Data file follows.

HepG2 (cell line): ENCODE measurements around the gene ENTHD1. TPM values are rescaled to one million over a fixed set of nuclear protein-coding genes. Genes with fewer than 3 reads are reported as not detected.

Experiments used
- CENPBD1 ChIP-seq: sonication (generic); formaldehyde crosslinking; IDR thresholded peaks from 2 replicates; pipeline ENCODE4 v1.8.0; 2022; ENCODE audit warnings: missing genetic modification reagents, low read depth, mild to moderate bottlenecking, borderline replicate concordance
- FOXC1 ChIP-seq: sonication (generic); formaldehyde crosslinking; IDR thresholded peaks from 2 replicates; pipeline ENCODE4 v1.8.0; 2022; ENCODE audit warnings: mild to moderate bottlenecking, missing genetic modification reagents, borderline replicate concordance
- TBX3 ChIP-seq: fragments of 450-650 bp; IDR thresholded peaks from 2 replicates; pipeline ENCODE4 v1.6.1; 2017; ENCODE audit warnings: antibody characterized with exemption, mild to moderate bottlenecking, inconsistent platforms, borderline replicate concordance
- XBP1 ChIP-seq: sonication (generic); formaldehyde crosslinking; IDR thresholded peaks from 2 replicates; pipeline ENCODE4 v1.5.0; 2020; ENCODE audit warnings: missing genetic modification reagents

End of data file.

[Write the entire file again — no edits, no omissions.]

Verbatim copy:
HepG2 (cell line): ENCODE measurements around the gene ENTHD1. TPM values are rescaled to one million over a fixed set of nuclear protein-coding genes. Genes with fewer than 3 reads are reported as not detected.

Experiments used
- CENPBD1 ChIP-seq: sonication (generic); formaldehyde crosslinking; IDR thresholded peaks from 2 replicates; pipeline ENCODE4 v1.8.0; 2022; ENCODE audit warnings: missing genetic modification reagents, low read depth, mild to moderate bottlenecking, borderline replicate concordance
- FOXC1 ChIP-seq: sonication (generic); formaldehyde crosslinking; IDR thresholded peaks from 2 replicates; pipeline ENCODE4 v1.8.0; 2022; ENCODE audit warnings: mild to moderate bottlenecking, missing genetic modification reagents, borderline replicate concordance
- TBX3 ChIP-seq: fragments of 450-650 bp; IDR thresholded peaks from 2 replicates; pipeline ENCODE4 v1.6.1; 2017; ENCODE audit warnings: antibody characterized with exemption, mild to moderate bottlenecking, inconsistent platforms, borderline replicate concordance
- XBP1 ChIP-seq: sonication (generic); formaldehyde crosslinking; IDR thresholded peaks from 2 replicates; pipeline ENCODE4 v1.5.0; 2020; ENCODE audit warnings: missing genetic modification reagents